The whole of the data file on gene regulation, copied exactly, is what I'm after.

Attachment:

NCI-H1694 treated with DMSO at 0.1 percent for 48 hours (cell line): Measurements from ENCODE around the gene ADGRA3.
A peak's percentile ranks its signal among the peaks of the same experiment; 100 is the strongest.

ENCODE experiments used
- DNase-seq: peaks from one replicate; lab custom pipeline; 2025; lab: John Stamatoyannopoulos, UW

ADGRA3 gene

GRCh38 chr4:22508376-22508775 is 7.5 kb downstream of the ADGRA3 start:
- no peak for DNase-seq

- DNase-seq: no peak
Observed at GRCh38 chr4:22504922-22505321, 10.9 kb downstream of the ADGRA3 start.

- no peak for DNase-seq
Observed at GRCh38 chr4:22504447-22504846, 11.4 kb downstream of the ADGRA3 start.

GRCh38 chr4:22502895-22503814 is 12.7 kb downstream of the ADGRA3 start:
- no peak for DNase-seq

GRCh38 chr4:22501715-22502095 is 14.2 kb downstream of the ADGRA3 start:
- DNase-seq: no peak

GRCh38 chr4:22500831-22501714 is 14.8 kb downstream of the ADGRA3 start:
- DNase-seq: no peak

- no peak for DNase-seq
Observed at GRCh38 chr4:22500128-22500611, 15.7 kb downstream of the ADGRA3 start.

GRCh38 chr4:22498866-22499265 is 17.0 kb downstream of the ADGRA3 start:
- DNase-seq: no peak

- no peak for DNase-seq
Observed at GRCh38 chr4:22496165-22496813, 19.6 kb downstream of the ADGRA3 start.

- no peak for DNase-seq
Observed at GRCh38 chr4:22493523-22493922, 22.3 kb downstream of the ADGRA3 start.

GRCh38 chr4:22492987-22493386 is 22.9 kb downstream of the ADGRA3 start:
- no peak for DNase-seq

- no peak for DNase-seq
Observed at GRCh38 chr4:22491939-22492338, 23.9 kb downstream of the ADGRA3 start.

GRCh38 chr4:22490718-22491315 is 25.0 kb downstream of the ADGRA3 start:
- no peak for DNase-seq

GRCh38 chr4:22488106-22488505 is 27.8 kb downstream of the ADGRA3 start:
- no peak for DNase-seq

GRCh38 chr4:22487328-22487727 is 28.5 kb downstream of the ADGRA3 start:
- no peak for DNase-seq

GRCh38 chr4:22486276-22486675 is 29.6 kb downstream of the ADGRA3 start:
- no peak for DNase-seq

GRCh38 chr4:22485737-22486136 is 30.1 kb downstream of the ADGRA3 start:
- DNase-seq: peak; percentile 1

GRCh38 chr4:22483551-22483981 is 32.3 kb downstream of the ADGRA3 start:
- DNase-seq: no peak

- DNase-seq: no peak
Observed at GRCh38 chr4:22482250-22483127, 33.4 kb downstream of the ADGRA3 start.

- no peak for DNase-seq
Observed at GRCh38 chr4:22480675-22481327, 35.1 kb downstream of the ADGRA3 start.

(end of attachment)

NCI-H1694 treated with DMSO at 0.1 percent for 48 hours (cell line): Measurements from ENCODE around the gene ADGRA3.
A peak's percentile ranks its signal among the peaks of the same experiment; 100 is the strongest.

ENCODE experiments used
- DNase-seq: peaks from one replicate; lab custom pipeline; 2025; lab: John Stamatoyannopoulos, UW

ADGRA3 gene

GRCh38 chr4:22508376-22508775 is 7.5 kb downstream of the ADGRA3 start:
- no peak for DNase-seq

- DNase-seq: no peak
Observed at GRCh38 chr4:22504922-22505321, 10.9 kb downstream of the ADGRA3 start.

- no peak for DNase-seq
Observed at GRCh38 chr4:22504447-22504846, 11.4 kb downstream of the ADGRA3 start.

GRCh38 chr4:22502895-22503814 is 12.7 kb downstream of the ADGRA3 start:
- no peak for DNase-seq

GRCh38 chr4:22501715-22502095 is 14.2 kb downstream of the ADGRA3 start:
- DNase-seq: no peak

GRCh38 chr4:22500831-22501714 is 14.8 kb downstream of the ADGRA3 start:
- DNase-seq: no peak

- no peak for DNase-seq
Observed at GRCh38 chr4:22500128-22500611, 15.7 kb downstream of the ADGRA3 start.

GRCh38 chr4:22498866-22499265 is 17.0 kb downstream of the ADGRA3 start:
- DNase-seq: no peak

- no peak for DNase-seq
Observed at GRCh38 chr4:22496165-22496813, 19.6 kb downstream of the ADGRA3 start.

- no peak for DNase-seq
Observed at GRCh38 chr4:22493523-22493922, 22.3 kb downstream of the ADGRA3 start.

GRCh38 chr4:22492987-22493386 is 22.9 kb downstream of the ADGRA3 start:
- no peak for DNase-seq

- no peak for DNase-seq
Observed at GRCh38 chr4:22491939-22492338, 23.9 kb downstream of the ADGRA3 start.

GRCh38 chr4:22490718-22491315 is 25.0 kb downstream of the ADGRA3 start:
- no peak for DNase-seq

GRCh38 chr4:22488106-22488505 is 27.8 kb downstream of the ADGRA3 start:
- no peak for DNase-seq

GRCh38 chr4:22487328-22487727 is 28.5 kb downstream of the ADGRA3 start:
- no peak for DNase-seq

GRCh38 chr4:22486276-22486675 is 29.6 kb downstream of the ADGRA3 start:
- no peak for DNase-seq

GRCh38 chr4:22485737-22486136 is 30.1 kb downstream of the ADGRA3 start:
- DNase-seq: peak; percentile 1

GRCh38 chr4:22483551-22483981 is 32.3 kb downstream of the ADGRA3 start:
- DNase-seq: no peak

- DNase-seq: no peak
Observed at GRCh38 chr4:22482250-22483127, 33.4 kb downstream of the ADGRA3 start.

- no peak for DNase-seq
Observed at GRCh38 chr4:22480675-22481327, 35.1 kb downstream of the ADGRA3 start.